A lot of information in this book I'd heard from different sources over the years, but this one puts it all together. In one short volume, the entire vampire superstition is quickly and succinctly explained away. Evidently, the vampire myth is worldwide because of the way all human bodies behave after death. Simple as that. Details are given on a case-by-case basis as well as a plethora of rather gristly facts on decomposition, the problem of disposing of dead bodies, and the scientific (as well as superstitious) beliefs of cultures through time. There is nothing romanticized here, no black capes, no hypnotism, no pale aristocrats, no immortality. The imagination is nonetheless stimulated. One can only imagine the terror of a pre-scientific community suffering from a plague, digging up grandpa and discovering that he looks a lot more fat and healthy since he died last month. Something is horribly wrong... This is a great book, really well thought out and well presented. But if you're looking for "real" vampires, try the fiction section.
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7 of 7 people found the following review helpful
By A Customer
Anyone who has read Nina Auerbach's Our Vampires, Ourselves needs to investigate this marvellous book by Paul Barber, a rare scholarly study that is written with verve, wit, and charm. Barber reminds us that the undead of folklore have precious little in common with Bram Stoker's Dracula or Anne Rice's Lestat -- those are completely modern concoctions. The traditional vampire is, in fact, a corpse. And not a corpse in any too good shape, either! Barber includes more information about the body after death than you could ever have imagined, and yet somehow manages to maintain a jolly tone while he discusses the details of decomposition and other potentially gut-churning subjects. I laughed out loud at lines like these: "However tragic your death may be, it would be far more tragic if you were to take me with you." This is a great book!
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6 of 6 people found the following review helpful
5.0 out of 5 stars Bought it by mistake August 29, 2004
Format:Paperback|Verified Purchase
I actually thought I was ordering another book, but I'm quite glad that I got this one! The author is working from the naturalistic, forensic side of vampires and other revenants, something that at best gets only one chapter in other books. He clarifies the common misconceptions about 'vampires', and while using the term for simplicity's sake discusses all the sorts of European walking dead.

The forensic details are quite scientific and factual (read: graphic), and although I have a strong stomach there was one fleeting moment where I went, "yuck". The book is not written to shock, however. The author even occasionally throws in a bit of dry humour, my favorite being his discussion of his dog's "spirit of scientific inquiry" in digging up dead things in the back yard.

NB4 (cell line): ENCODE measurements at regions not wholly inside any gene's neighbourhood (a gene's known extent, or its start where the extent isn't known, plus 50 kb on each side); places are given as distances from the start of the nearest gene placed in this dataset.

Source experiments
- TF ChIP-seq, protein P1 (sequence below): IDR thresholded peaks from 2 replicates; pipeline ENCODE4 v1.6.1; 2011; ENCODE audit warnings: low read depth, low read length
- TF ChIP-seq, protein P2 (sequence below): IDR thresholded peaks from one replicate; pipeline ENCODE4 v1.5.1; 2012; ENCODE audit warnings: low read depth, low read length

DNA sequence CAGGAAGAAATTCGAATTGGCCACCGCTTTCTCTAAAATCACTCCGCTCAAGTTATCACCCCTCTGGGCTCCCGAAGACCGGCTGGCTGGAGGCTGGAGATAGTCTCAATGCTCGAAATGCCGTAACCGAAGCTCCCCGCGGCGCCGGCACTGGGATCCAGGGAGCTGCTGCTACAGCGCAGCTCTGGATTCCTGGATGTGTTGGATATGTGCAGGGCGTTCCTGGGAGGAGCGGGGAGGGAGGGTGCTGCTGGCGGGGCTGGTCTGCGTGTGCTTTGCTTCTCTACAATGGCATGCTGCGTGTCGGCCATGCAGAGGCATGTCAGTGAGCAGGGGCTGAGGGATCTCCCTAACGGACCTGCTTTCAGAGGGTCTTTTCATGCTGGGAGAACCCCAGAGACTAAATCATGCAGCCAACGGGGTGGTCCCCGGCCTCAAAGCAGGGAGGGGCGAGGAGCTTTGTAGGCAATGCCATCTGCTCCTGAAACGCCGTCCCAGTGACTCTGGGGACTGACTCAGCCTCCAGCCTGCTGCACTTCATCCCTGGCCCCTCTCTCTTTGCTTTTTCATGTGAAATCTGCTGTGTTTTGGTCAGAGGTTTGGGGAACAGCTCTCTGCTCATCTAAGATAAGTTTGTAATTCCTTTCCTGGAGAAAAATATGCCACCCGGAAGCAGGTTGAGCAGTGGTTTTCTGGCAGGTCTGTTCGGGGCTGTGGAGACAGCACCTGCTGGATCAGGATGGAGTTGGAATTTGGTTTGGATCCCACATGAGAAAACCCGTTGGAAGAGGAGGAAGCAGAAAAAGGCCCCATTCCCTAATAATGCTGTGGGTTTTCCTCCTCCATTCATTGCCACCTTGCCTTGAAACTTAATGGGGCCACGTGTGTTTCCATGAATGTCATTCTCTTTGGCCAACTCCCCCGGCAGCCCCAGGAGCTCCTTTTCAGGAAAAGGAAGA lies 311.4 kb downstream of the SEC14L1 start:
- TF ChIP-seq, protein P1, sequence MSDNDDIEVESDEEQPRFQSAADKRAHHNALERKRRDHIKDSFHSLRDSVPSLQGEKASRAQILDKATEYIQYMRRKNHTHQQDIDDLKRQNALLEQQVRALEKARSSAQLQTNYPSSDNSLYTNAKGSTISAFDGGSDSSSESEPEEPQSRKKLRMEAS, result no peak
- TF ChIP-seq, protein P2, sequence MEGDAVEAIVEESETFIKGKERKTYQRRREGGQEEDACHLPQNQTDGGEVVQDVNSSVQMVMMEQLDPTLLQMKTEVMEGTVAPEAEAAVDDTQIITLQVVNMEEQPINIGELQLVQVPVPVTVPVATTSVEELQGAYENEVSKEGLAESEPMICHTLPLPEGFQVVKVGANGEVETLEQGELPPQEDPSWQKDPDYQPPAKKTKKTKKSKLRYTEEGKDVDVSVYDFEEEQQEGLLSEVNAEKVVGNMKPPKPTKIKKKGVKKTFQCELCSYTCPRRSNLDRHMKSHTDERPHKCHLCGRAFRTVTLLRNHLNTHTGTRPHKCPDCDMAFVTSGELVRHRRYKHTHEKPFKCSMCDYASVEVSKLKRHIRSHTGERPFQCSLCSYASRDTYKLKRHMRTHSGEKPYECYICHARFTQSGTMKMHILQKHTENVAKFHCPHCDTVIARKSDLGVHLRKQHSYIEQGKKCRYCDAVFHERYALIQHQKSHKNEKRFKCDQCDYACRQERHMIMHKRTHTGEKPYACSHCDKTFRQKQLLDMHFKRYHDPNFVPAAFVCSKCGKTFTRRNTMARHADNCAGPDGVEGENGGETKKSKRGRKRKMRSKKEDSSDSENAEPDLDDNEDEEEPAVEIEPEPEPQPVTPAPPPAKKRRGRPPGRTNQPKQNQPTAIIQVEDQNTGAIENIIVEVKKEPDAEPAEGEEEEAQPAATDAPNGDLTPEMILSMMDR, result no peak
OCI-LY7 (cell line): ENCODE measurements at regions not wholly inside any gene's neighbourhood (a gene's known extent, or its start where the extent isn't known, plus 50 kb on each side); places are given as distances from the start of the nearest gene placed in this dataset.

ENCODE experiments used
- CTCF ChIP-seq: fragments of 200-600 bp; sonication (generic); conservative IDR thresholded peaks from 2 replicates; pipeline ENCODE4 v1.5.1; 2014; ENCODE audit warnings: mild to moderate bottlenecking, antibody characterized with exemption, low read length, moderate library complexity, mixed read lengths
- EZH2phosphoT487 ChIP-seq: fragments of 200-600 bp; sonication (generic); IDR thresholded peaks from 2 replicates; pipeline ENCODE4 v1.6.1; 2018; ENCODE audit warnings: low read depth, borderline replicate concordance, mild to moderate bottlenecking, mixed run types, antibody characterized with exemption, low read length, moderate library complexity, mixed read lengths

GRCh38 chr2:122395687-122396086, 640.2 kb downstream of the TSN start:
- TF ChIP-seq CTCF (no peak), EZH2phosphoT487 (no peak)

I have loaned my copy to a friend who is an amateur criminalist and forensic-freak, and hope that the information in it will help us in our discussions on a certain murder investigation. As it is several years old I would suggest someone who wants cutting-edge this-year forensic science to go elsewhere. But for the vampirologist, anthropologist, or the curious, this is a great read. My friend had better give my copy back!
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7 of 8 people found the following review helpful
4.0 out of 5 stars Really interesting tour of corpses July 7, 2007
Warning: gross discussions of corpses, and the handling thereof, ahead.

It's good that Paul Barber can take his vampire studies with a bit of humor; I'd be sad if he had forgotten the comical roots of what became a very serious scholarly study of attitudes toward death. Hence in the middle of a very long and interesting section on what, specifically, happens to bodies after death, we have the footnote on page 163 that begins, "While we are dwelling on the unutterably loathsome . . . " and this one on 176: "I would guess that Giure Grando's cry resulted from the manipulation of the corpse but can really not say much about the matter, since I almost never have occasion to decapitate a corpse with a shovel."

The process of decomposition is endlessly fascinating -- something I realized vaguely, but not really in detail until I read Barber's book. For instance, it hadn't occurred to me that dumping a body in the water -- even with a good bit of weight -- is often not enough to keep it down; bacteria in the intestines produce a great quantity of methane, which often make the body swell to twice or three times its living volume. Hence if you really want to kill someone and dump his body in the water, you should slice open his stomach and intestines before you dump it; the gases will escape before they have time to puff up the body.

Barber's introduction suggests that physiological details such as these -- fun as they are -- weren't part of his original plan. He wanted to track down the roots of beliefs in vampires, which eventually led him to realize that belief in vampires comes from ignorance of disease.